Banking Current Affairs - Current Affairs Today - Page 9


Provide information to SIT on black money: RBI directs banks and FIs

The RBI has asked all Banks and Financial Institutions (FIs) to provide information and documents sought by the Special Investigation Team (SIT) set up to uncover black money.

The new Government at Centre recently constituted an SIT under the chairmanship of former Justice M.B. Shah in pursuance of a July 2011 Supreme Court judgment.

The Finance Ministry has informed that the government will write to Switzerland seeking details of Indians with unaccounted money in Swiss banks.

As per the latest data published by Swiss National Bank, the volume of Indian money in various Swiss banks swelled 43% during 2013 to almost Rs. 14,000 crore, including money held directly by Indian clients and those through fiduciaries or wealth managers.

Switzerland has expressed its willingness to working together with the new government of India in its fight against tax evasion.

Mayaram Committee’s definitions of FDI, FII accepted by the Government of India

The Government of India has accepted the report of Mayaram Committee thereby accepting the definitions of FII and FDI. The panel headed by Finance Secretary was set up to rationalize the definitions of FII and FDI.

Some key points from Mayaram Committee Report:

  • Foreign investment of 10% or more in a listed company will now be treated as FDI.
  • An investor may be allowed to invest below 10% and this can be treated as FDI subject to the condition that the FDI stake is raised to 10% or beyond within one year from the date of the first purchase.
  • If the stake is not raised to 10% or above, then the investment can be treated as portfolio investment.
  • Foreign Portfolio Investors include Foreign Institutional Investors (FIIs) and Qualified Foreign Investors (QFIs).
  • Foreign investment in an unlisted company, irrespective of the threshold limit, may be treated as FDI.

RBI uses OMOs to absorb excess rupee from the system

The Reserve Bank of India (RBI) conducted Open Market Operations (OMOs) to sell Rs 2,255 crore of government bonds between June 2 to June 6, 2014, to absorb excess rupee liquidity it has injected into the system through dollar purchasing. As per market experts, the apex bank may have also been trying to curb volatility in government securities through these OMOs. 

Some traders apprehend that if RBI continues the practice then bond prices may fall. Since the beginning of the new financial year on April 1, 2014, these have been the RBI’s largest sale of government bonds through OMOs, a platform where the apex bank anonymously sells or buys government securities in the secondary market.

The main motive behind the RBI’s measure was probably the excess rupee liquidity in the system. 

The RBI’s dollar buying has brought in rupee liquidity into the system, besides the central bank’s routine term repo windows, where banks can borrow for a stipulated period like 4 to 28 days. For instance, it did a 28-day term repo for Rs 20,000 crore on June 6, 2014. To neutralize its impact, it has already begun selling in the rupee forwards market. During April 2014, the RBI sold about $1 billion, taking the outstanding net forwards sales to $32.06 billion.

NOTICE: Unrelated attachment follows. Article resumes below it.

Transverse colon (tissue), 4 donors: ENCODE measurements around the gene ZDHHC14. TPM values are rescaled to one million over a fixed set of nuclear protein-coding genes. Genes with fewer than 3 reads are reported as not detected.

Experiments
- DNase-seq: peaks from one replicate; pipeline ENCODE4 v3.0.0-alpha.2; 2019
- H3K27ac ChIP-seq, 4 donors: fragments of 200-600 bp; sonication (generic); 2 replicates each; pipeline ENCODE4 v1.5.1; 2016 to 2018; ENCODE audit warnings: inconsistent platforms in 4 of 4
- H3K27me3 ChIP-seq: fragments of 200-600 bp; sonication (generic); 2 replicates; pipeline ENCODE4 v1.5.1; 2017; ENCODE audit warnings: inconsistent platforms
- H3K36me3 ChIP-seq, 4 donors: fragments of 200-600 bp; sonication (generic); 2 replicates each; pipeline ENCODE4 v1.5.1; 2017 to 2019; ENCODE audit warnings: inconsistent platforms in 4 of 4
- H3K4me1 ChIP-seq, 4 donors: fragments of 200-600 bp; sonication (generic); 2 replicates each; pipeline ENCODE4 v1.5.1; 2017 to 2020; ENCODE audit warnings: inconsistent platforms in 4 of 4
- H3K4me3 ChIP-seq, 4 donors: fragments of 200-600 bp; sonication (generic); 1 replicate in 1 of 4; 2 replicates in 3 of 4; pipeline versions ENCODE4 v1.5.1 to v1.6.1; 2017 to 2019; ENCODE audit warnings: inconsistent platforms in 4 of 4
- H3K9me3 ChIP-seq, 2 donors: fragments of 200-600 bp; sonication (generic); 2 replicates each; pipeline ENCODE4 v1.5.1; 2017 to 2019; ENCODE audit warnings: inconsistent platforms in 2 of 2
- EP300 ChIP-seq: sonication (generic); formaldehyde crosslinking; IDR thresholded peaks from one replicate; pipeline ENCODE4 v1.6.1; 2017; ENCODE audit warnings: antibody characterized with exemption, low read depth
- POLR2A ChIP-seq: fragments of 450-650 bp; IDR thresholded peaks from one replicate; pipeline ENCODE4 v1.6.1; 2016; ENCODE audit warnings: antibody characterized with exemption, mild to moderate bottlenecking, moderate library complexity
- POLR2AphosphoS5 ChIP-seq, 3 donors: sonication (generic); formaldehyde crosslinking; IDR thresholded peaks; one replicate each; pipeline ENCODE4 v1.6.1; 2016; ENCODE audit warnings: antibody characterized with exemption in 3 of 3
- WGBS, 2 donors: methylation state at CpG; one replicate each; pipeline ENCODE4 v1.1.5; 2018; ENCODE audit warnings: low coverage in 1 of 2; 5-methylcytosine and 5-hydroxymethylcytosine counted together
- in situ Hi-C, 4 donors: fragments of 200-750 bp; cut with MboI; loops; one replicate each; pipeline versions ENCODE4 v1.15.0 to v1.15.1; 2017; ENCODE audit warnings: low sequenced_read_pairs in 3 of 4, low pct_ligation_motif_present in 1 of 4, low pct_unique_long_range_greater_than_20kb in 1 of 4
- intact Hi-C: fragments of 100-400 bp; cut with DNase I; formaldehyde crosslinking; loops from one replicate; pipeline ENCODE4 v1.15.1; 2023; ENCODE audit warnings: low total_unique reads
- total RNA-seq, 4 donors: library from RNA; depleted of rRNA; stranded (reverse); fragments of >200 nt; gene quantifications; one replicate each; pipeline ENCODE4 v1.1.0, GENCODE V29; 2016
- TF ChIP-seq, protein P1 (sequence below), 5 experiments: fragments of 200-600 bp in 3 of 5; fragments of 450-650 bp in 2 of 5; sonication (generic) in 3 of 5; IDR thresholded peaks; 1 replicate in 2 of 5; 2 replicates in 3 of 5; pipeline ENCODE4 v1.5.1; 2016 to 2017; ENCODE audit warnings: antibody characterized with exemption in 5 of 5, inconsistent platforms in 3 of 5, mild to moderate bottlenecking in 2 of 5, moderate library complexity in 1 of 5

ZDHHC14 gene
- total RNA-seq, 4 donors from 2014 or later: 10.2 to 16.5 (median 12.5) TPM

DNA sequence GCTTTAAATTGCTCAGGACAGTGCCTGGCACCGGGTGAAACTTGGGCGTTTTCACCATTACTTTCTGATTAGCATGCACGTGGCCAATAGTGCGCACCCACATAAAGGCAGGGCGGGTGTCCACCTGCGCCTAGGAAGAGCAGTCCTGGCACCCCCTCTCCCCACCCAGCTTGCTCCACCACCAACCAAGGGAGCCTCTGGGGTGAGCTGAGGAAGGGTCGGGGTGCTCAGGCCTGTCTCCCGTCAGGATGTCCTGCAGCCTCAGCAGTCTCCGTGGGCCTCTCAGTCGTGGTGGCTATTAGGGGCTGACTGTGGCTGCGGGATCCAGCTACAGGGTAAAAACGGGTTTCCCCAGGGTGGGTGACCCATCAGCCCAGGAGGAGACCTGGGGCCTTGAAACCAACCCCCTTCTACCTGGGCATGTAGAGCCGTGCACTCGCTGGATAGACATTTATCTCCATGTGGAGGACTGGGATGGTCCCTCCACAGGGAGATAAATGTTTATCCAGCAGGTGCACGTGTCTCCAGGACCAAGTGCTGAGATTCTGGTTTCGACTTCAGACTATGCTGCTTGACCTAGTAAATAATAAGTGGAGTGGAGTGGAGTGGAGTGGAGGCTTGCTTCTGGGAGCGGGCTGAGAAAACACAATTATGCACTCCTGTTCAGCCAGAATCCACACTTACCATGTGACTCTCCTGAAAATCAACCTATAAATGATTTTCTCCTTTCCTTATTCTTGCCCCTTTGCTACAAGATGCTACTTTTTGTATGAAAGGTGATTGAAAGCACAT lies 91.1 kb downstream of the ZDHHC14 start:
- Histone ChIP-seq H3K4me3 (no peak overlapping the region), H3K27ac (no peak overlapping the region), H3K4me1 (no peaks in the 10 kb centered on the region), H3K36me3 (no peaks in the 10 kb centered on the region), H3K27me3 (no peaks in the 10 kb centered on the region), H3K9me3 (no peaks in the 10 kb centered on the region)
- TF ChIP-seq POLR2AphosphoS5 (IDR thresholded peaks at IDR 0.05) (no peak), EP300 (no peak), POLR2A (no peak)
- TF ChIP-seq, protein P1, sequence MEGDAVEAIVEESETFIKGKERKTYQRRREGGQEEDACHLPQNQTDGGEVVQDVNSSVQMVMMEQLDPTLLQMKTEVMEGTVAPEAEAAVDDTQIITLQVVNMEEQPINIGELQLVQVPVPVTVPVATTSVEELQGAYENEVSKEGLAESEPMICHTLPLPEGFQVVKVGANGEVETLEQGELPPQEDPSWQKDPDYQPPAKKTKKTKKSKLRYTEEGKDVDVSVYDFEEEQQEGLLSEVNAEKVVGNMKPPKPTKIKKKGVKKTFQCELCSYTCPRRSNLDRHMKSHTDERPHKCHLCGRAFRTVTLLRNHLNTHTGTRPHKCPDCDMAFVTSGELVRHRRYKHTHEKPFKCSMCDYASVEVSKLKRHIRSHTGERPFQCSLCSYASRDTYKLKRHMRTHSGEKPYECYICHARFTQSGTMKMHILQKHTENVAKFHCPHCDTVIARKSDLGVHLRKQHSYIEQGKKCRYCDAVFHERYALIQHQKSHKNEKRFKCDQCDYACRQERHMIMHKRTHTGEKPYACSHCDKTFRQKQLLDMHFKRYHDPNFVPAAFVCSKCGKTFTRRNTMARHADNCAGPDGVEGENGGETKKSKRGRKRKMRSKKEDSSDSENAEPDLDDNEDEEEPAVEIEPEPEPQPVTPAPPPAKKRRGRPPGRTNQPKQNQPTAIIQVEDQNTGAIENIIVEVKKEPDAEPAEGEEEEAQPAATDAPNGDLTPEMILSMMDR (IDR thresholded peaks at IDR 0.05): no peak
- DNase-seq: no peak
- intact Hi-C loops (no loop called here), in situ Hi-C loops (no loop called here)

RBI mulling over Payment bank as recommended by Nachiket Mor Panel

The Reserve Bank of India will soon come up with India’s first payments bank, which will offer deposit and payment services but not provide loans. 

This idea is in line with the recommendations made by the Nachiket Mor committee. The central bank sees huge potential for financial inclusion with focus on remittances by involving payment system product.

As per the RBI, while full-service banks require an entry capital of Rs.500 crore, payments banks can start operations with a capital of just Rs.50 crore since all their money will be invested in safe government securities.

They will be required to comply with all RBI guidelines for commercial banks.

According to the recommendations of Nachiket Mor committee:

  • Permission should be given to existing banks to create subsidiaries to operate payments banks.
  • Payments banks may be created by converting prepaid payment issuers (PPIs). These companies provide cards that customers can use to make payments with the money stored in them. There are 27 PPIs in the country, including Itz Cash Card Ltd, Oxigen Services (India) Pvt. Ltd and Airtel M Commerce Services Ltd.

Entry of payments banks made easier:

In order to expedite the process, the RBI will soon start its differentiated banking licence regime, where the central bank issues licences to new banks to undertake specific banking operations.The apex bank will also issue licences on a continuous basis to qualified aspirants instead of opening the licensing window after long intervals.The payments bank route is important for India Post, which failed to secure a banking licence. RBI Governor Raghuram Rajan said that India Post could begin as a payments bank. All these efforts are being made to promote financial inclusion in India, where more than half of the adult population still does not have access to banking services.

The RBI first introduced a 3-year financial inclusion programme in April 2010 to promote financial inclusion that witnessed banks opening outlets in 200,000 villages. Subsequently, it launched the phase II of the programme for 2013-2016.